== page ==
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Date: Mon, 12 Jan 2009 11:33:27 EST
Subject: [vel] top 10 evil computers

HAL's Pals: Top 10 Evil Computers
By John Scott Lewinski January 09, 2009 | 7:09:27 PM

In Stanley Kubrick's 2001: A Space Odyssey, as soon-to-be starchild Dave
Bowman unplugs the last bits of its massive cybernetic brain, the insane HAL 9000
computer sings its way to oblivion: "I became operational at the H—A—L plant
in Urbana, Illinois on the 12th of January, 1992. My first instructor was Mr.
Langley. He taught me to sing a song ... 'Daisy, Daisy, give me your answer,
do. I'm half-crazy all for the love of you.'"
That means Monday is HAL's 17th birthday. Even though the reformed
supercomputer saves the lives of Dr. Haywood Floyd and crew in 2010 with a heroic act of
self-sacrifice, HAL became one of cinema's creepiest and most effective
villains as it refused to open those pod bay doors.

But HAL wasn't the first — and won't be the last — crooked pile of
microchips. Here's a look at the birthday boy's comrades in computer criminality:

10) The Ultimate Computer (Superman III): Though encumbered by a silly
"Superman split personality" plot and a cocaine-buzzed Richard Pryor, this 1983
sequel is still more entertaining than Bryan Singer's overwrought Superman Returns
mess. And the movie's concluding threat, Robert Vaughn's Ultimate Computer,
provides a fun and convincing foe for The Man of Steel (right).

9) The B.O.S.S. (Doctor Who): The baddie in one of The Doctor's more
hippie-esque adventures ("The Green Death"), the Biomorphic Organizational Systems
Supervisor, or B.O.S.S., was secretly in control of Global Chemicals — a
polluting conglomerate set on taking over the world.

8) WOPR/Joshua (War Games): In the '80s classic movie, the United States
hands over control of its nuclear arsenal to an unstable supercomputer — War
Operation Plan Response, or WOPR, which is nicknamed "Joshua" by its moody creator.
A young Matthew Broderick risks the world in a game of Global Thermonuclear
War (right) against a machine that learns the truth just in time: "The only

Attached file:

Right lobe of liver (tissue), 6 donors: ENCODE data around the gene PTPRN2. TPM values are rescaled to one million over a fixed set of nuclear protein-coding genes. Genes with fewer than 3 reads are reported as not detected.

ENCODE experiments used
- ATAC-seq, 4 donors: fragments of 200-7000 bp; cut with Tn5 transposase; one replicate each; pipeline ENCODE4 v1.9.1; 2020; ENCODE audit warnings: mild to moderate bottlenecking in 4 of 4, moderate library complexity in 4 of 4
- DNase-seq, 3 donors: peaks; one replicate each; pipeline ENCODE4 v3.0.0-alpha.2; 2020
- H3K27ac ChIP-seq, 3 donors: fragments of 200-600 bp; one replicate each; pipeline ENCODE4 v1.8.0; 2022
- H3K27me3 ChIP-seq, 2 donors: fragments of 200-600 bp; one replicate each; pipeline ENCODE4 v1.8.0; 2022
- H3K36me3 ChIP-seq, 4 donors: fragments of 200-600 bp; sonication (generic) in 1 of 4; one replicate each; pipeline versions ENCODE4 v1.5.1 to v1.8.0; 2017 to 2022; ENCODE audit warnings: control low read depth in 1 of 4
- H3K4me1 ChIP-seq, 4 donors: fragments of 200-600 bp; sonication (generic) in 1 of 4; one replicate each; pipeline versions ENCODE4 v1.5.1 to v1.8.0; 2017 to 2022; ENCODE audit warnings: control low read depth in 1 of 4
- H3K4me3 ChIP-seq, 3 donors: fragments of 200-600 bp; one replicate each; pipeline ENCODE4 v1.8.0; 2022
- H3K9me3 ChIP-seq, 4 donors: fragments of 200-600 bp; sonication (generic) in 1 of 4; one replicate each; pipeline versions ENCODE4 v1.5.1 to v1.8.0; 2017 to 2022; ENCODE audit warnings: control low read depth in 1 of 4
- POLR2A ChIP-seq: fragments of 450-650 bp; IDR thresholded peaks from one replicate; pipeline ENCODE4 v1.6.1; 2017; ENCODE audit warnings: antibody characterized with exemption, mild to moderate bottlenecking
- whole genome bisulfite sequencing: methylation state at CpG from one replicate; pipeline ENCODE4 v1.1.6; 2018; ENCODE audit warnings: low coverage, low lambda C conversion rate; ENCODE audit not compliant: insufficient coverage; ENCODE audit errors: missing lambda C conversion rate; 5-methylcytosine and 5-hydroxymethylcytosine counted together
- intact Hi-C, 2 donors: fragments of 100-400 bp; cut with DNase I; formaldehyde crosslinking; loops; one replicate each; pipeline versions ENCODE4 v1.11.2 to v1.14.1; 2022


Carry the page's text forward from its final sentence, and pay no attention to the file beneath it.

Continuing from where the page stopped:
winning move is not to play."

7) ARIA (Eagle Eye): The Autonomous Reconnaissance Intelligence Integration
Analyst, or ARIA, has the power to monitor and control all surveillance
technology — and to erase an "I" from its acronym, apparently.

6) M5 (Star Trek: The Original Series, "The Ultimate Computer"): Invented by
Dr. Richard Daystrom, the M5 was intended to take the place of a starship's
crew. But a malfunction turns it against its Federation masters until Captain
Kirk and company pull the plug.

5) Proteus IV (Demon Seed): Easily the Barry White of this notorious group,
the sentient Proteus IV wants to get it on with Julie Christie (above) so he
can become human — sort of a high-tech, horny Pinocchio.

4) Zoanon (Doctor Who): In one of The Doctor's great screwups, the
time-traveling hero tries to fix the malfunctioning computer of a crashed space
exploration ship in a popular Tom Baker-era episode ("Face of Evil"). By accidentally
creating a machine with a split personality, The Doctor creates a
eugenics-crazed cybermind that only he can repair.

3) Colossus (The Forbin Project): A real arrogant jackass of a machine,
Colossus seizes control of the world's nuclear weapons and decides to take over
human civilization for "its own good."
The Forbin Project becomes an allegory for humanity's defiant search for
freedom in the technology age, best illustrated by Colossus' final godlike
declaration — "In time, you will come to regard me not only with respect and awe, but
with love" — and his human creator's reply: "Never."

2) Master Control Program (Tron): Resembling a glowing, spinning Easter
Island statue and bossing David Warner around, the MCP wants to rule the world
using videogame visuals. According to Sony and Microsoft, that's not the worst
idea in the world.

1) Skynet (The Terminator): Evidently, no scientist or military leader has
ever watched a sci-fi movie, because they keep turning over control of our
weapons systems to paranoid, genocidal maniac machines like the boss of the
Terminators (below), Skynet. Once turned on, Skynet becomes self-aware at 2:14 a.m.
EST, Aug. 29, 1997, and decides to send California's governors through time to
kill James Cameron's ex-wives.

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